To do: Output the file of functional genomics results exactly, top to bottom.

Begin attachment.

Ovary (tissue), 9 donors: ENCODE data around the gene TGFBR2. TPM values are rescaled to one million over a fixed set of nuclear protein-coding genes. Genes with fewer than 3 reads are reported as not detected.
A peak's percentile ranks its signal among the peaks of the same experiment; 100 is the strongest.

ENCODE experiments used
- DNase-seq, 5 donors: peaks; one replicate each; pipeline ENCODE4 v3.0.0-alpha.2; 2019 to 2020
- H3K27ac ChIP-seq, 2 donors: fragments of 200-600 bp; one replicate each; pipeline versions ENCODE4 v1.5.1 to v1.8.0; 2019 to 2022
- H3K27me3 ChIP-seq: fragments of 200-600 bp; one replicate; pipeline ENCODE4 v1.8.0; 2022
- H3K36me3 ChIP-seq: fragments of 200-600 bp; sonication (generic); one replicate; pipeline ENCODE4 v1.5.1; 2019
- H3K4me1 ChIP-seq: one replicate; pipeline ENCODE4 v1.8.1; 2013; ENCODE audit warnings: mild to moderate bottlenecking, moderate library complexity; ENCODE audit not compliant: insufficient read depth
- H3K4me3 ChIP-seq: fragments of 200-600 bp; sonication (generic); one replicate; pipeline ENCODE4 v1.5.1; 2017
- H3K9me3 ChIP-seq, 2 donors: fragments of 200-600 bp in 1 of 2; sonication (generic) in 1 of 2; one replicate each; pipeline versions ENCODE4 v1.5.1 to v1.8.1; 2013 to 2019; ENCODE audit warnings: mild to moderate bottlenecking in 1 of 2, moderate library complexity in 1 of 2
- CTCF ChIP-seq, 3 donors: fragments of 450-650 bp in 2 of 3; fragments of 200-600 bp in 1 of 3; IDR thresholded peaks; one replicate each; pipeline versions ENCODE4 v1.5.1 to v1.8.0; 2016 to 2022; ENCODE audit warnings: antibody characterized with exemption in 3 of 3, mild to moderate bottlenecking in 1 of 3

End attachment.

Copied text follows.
Ovary (tissue), 9 donors: ENCODE data around the gene TGFBR2. TPM values are rescaled to one million over a fixed set of nuclear protein-coding genes. Genes with fewer than 3 reads are reported as not detected.
A peak's percentile ranks its signal among the peaks of the same experiment; 100 is the strongest.

ENCODE experiments used
- DNase-seq, 5 donors: peaks; one replicate each; pipeline ENCODE4 v3.0.0-alpha.2; 2019 to 2020
- H3K27ac ChIP-seq, 2 donors: fragments of 200-600 bp; one replicate each; pipeline versions ENCODE4 v1.5.1 to v1.8.0; 2019 to 2022
- H3K27me3 ChIP-seq: fragments of 200-600 bp; one replicate; pipeline ENCODE4 v1.8.0; 2022
- H3K36me3 ChIP-seq: fragments of 200-600 bp; sonication (generic); one replicate; pipeline ENCODE4 v1.5.1; 2019
- H3K4me1 ChIP-seq: one replicate; pipeline ENCODE4 v1.8.1; 2013; ENCODE audit warnings: mild to moderate bottlenecking, moderate library complexity; ENCODE audit not compliant: insufficient read depth
- H3K4me3 ChIP-seq: fragments of 200-600 bp; sonication (generic); one replicate; pipeline ENCODE4 v1.5.1; 2017
- H3K9me3 ChIP-seq, 2 donors: fragments of 200-600 bp in 1 of 2; sonication (generic) in 1 of 2; one replicate each; pipeline versions ENCODE4 v1.5.1 to v1.8.1; 2013 to 2019; ENCODE audit warnings: mild to moderate bottlenecking in 1 of 2, moderate library complexity in 1 of 2
- CTCF ChIP-seq, 3 donors: fragments of 450-650 bp in 2 of 3; fragments of 200-600 bp in 1 of 3; IDR thresholded peaks; one replicate each; pipeline versions ENCODE4 v1.5.1 to v1.8.0; 2016 to 2022; ENCODE audit warnings: antibody characterized with exemption in 3 of 3, mild to moderate bottlenecking in 1 of 3